At around 3.30pm this afternoon (29 April 2021) Bedfordshire Fire and Rescue Service (BFRS) was called to a light aircraft incident in Cranfield. It sent five rescue pumps from Bedfordshire and Buckinghamshire Fire Services along with its drone, a rescue unit from Kempston and an incident command unit from Leighton Buzzard.
The aircraft was a light aircraft which crash landed in a field. The two people on board self-extricated themselves prior to BFRS’s arrival.
The area was made safe before BFRS left the scene. The above photo was taken using the BFRS drone.
[UPDATE added 09:08 30/4/2021]
A spokesperson for ZeroAvia said:
“On April 29th, 2021, ZeroAvia’s R&D aircraft made a safe off-airport landing just outside the Bedfordshire airport perimeter in an adjacent field during a routine pattern test flight. The aircraft has sustained some damage, but everybody involved is safe, and without injury. The aircraft landed on its wheels and almost came to a stop, but was damaged as it reached uneven terrain at low speed.
“The incident was immediately reported to the Air Accidents Investigation Branch, and the Fire Service attended on the ground, as is the standard procedure.
“We are investigating this incident and analysing the data to assess the cause, and we will provide updates as we learn more.”
[UPDATE added 14:17 30/4/2021]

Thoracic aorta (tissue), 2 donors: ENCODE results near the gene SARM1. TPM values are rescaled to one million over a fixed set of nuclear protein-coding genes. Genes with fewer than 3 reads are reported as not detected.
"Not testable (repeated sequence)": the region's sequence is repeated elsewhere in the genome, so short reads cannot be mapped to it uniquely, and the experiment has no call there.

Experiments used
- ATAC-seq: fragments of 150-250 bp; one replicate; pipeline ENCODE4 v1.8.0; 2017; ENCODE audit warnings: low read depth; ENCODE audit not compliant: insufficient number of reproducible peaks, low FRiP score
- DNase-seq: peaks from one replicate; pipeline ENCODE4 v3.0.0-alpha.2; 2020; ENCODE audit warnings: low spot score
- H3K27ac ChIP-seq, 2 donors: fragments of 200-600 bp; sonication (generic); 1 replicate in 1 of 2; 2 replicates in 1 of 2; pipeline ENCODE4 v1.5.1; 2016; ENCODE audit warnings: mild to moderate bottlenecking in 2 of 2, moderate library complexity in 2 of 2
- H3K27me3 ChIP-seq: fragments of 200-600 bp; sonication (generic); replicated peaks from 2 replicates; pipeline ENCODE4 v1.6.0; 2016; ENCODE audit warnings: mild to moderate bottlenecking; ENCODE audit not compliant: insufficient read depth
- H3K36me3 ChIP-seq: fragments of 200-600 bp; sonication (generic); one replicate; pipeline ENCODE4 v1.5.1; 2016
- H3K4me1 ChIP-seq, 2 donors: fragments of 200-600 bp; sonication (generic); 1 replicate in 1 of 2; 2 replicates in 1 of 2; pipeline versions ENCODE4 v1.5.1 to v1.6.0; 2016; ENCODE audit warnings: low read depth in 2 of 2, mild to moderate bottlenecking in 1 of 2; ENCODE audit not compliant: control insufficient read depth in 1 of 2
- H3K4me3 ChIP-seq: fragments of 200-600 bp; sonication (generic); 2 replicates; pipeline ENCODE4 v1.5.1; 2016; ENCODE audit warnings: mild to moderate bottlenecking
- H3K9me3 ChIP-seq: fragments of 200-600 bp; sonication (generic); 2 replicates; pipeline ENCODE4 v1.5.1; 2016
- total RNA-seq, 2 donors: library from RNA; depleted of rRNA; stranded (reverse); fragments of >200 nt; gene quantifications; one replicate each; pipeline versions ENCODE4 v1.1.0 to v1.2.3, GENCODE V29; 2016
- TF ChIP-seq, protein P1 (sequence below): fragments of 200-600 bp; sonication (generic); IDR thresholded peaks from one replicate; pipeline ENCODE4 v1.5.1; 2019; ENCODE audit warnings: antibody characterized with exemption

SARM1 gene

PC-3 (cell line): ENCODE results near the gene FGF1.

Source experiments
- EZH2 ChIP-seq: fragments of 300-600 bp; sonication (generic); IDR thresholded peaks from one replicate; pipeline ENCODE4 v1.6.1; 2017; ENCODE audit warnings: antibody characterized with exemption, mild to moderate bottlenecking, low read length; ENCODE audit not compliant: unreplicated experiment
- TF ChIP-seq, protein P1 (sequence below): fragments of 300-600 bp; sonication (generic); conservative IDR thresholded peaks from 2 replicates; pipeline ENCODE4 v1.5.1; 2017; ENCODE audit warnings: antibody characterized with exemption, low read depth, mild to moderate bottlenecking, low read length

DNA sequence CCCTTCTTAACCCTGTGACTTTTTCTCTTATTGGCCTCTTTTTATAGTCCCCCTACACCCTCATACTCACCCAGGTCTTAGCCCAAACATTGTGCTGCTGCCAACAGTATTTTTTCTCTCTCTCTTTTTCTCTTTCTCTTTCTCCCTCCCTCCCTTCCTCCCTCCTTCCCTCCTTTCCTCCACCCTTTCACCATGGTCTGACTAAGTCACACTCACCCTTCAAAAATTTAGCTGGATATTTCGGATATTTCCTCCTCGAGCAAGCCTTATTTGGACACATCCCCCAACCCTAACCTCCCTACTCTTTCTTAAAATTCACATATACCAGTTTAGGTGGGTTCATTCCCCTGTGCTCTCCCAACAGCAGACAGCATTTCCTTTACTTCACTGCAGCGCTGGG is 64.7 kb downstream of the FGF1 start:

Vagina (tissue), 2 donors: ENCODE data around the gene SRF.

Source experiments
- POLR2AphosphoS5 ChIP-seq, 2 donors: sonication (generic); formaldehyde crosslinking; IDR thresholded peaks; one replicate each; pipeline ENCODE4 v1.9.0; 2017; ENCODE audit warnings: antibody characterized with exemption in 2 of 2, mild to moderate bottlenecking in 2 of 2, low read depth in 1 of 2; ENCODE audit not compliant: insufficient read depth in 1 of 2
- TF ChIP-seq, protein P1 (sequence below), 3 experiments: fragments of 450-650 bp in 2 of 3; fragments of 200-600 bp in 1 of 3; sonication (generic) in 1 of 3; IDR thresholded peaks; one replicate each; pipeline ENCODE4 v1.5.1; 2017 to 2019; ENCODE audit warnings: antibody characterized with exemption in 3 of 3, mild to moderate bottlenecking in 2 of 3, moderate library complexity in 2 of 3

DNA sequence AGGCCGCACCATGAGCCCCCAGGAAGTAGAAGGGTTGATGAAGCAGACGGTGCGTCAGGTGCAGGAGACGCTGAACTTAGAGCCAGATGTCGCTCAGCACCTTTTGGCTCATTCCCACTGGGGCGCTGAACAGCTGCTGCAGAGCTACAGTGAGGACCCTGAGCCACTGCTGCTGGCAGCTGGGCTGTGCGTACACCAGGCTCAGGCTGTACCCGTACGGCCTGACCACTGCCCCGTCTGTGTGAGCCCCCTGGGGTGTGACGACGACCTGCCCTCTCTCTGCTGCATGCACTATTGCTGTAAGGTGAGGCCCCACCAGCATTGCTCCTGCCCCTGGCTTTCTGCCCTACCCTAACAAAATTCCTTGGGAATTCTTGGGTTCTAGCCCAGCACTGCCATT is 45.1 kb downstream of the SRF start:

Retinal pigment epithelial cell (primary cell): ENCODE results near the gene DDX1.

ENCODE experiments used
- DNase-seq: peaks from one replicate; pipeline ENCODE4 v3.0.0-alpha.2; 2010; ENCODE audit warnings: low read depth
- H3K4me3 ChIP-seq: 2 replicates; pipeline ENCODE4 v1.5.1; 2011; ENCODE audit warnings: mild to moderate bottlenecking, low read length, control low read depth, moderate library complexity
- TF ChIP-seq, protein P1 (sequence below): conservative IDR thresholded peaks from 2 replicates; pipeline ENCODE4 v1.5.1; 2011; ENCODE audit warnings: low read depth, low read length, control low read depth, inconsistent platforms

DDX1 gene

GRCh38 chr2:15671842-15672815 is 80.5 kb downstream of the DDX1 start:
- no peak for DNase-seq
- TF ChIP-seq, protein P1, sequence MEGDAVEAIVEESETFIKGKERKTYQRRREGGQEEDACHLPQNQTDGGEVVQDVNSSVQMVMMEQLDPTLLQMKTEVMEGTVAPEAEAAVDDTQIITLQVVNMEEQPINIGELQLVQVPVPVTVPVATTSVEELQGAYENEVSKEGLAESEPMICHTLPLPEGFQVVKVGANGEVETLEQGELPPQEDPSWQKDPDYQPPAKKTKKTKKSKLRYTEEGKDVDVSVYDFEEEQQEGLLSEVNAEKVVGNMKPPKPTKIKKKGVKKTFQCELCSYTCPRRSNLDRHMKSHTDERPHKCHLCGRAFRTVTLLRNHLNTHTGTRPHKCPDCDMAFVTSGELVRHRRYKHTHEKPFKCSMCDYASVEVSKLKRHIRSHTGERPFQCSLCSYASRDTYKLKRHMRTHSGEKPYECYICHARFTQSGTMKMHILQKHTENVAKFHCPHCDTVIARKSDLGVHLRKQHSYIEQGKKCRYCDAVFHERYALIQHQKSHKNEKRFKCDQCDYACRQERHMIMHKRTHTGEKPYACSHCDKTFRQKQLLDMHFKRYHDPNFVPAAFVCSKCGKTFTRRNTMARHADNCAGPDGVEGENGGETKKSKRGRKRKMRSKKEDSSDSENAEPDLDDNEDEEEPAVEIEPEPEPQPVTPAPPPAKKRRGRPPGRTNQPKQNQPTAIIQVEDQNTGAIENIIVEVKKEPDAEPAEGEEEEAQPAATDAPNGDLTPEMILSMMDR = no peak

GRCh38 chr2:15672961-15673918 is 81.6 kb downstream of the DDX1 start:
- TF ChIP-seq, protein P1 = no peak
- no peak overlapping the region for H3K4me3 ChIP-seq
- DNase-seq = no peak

A spokesperson for Cranfield Airport, said:
“Yesterday afternoon, an aircraft made a landing just outside the airport perimeter in an adjacent field. Everybody involved is safe, and there were no injuries. Our Airport Fire Service attended the scene swiftly and liaised with the local Emergency Services.”
[UPDATE added 08:30 3/5/2021]
On 1 May, ZeroAvia published a press release on its website. ZeroAvia said that the aircraft was carrying out a routine pattern test flight (logged as ZeroAvia Test 86, and the 6th flight in this flight testing segment). The aircraft made an off-airport landing and the aircraft landed normally, and almost came to a stop. But it was damaged after it caught its left main gear and wing in the uneven terrain at the end of the field at low speed.
ZeroAvia said that the facts as they stand now are as follows:
- The flight conformed to the approved test route over the airport
- The structural integrity of ZeroAvia systems was maintained throughout the incident sequence and there were no unintended hydrogen or electrical releases and no fire
- After the landing, the crew were able to safeguard the battery and safely release hydrogen from the onboard tanks, following ZeroAvia safety protocol
- No fluid leaks were observed at the time
- Full data logs were preserved and will be used in our investigation
It added that its investigation team will deliver a full review of the incident in collaboration with the UK’s AAIB, in-line with industry best practices and procedures.
Although this incident will disrupt ZeroAvia’s 6-seat HyFlyer demonstration program (which was close to ending) the company does not expect any negative impact on its commercial-intent HyFlyer 2 program targeting 10-20 seat aircraft, or its large-engine development program targeting 50+ seat aircraft.